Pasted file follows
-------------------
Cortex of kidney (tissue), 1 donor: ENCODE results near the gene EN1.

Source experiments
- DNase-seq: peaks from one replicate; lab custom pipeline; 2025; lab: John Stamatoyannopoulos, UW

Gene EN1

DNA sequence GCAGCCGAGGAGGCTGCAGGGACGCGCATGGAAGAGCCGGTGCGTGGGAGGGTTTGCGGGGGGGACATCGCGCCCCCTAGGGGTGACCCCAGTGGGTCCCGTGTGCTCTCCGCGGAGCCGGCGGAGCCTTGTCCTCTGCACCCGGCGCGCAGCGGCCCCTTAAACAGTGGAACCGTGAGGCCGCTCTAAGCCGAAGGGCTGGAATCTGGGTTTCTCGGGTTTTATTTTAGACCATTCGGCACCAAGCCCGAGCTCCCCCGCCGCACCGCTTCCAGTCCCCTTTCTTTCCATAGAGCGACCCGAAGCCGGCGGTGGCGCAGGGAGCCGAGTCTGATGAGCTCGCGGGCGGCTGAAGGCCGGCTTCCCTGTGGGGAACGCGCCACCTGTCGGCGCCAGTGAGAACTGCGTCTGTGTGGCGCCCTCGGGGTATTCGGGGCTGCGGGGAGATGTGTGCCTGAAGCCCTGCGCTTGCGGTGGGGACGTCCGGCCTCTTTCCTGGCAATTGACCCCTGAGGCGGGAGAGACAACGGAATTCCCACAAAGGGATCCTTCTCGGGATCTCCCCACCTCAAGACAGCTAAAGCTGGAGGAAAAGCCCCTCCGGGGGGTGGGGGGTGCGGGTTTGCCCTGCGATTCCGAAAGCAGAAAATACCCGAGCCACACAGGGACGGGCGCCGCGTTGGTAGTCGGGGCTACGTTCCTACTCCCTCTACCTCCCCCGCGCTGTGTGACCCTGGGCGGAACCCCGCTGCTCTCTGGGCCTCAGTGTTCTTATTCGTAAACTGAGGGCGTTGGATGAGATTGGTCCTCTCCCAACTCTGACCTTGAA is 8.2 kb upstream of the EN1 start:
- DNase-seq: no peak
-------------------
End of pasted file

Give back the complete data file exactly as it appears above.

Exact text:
Cortex of kidney (tissue), 1 donor: ENCODE results near the gene EN1.

Source experiments
- DNase-seq: peaks from one replicate; lab custom pipeline; 2025; lab: John Stamatoyannopoulos, UW

Gene EN1

DNA sequence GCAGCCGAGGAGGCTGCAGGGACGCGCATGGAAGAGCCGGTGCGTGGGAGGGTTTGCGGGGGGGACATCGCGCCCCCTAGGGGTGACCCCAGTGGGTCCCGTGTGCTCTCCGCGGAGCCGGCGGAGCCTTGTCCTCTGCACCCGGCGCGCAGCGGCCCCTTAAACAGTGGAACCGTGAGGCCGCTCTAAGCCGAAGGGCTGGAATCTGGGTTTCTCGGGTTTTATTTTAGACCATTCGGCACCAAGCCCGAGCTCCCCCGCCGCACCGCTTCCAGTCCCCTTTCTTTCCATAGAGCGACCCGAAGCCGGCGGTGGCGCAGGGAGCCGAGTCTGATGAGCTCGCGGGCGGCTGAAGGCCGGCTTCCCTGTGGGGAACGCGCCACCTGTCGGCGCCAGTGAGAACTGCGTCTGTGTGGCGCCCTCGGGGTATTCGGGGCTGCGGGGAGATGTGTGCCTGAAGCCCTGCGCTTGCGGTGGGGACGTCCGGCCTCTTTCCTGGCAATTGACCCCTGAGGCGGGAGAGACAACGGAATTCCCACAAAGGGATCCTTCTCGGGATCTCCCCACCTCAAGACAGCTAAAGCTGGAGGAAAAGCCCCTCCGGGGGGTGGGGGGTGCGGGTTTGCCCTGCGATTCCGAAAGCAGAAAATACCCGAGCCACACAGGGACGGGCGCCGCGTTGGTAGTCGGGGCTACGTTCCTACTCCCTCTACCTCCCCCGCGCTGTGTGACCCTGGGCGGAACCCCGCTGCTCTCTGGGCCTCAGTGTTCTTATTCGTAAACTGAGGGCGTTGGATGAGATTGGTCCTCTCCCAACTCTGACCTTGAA is 8.2 kb upstream of the EN1 start:
- DNase-seq: no peak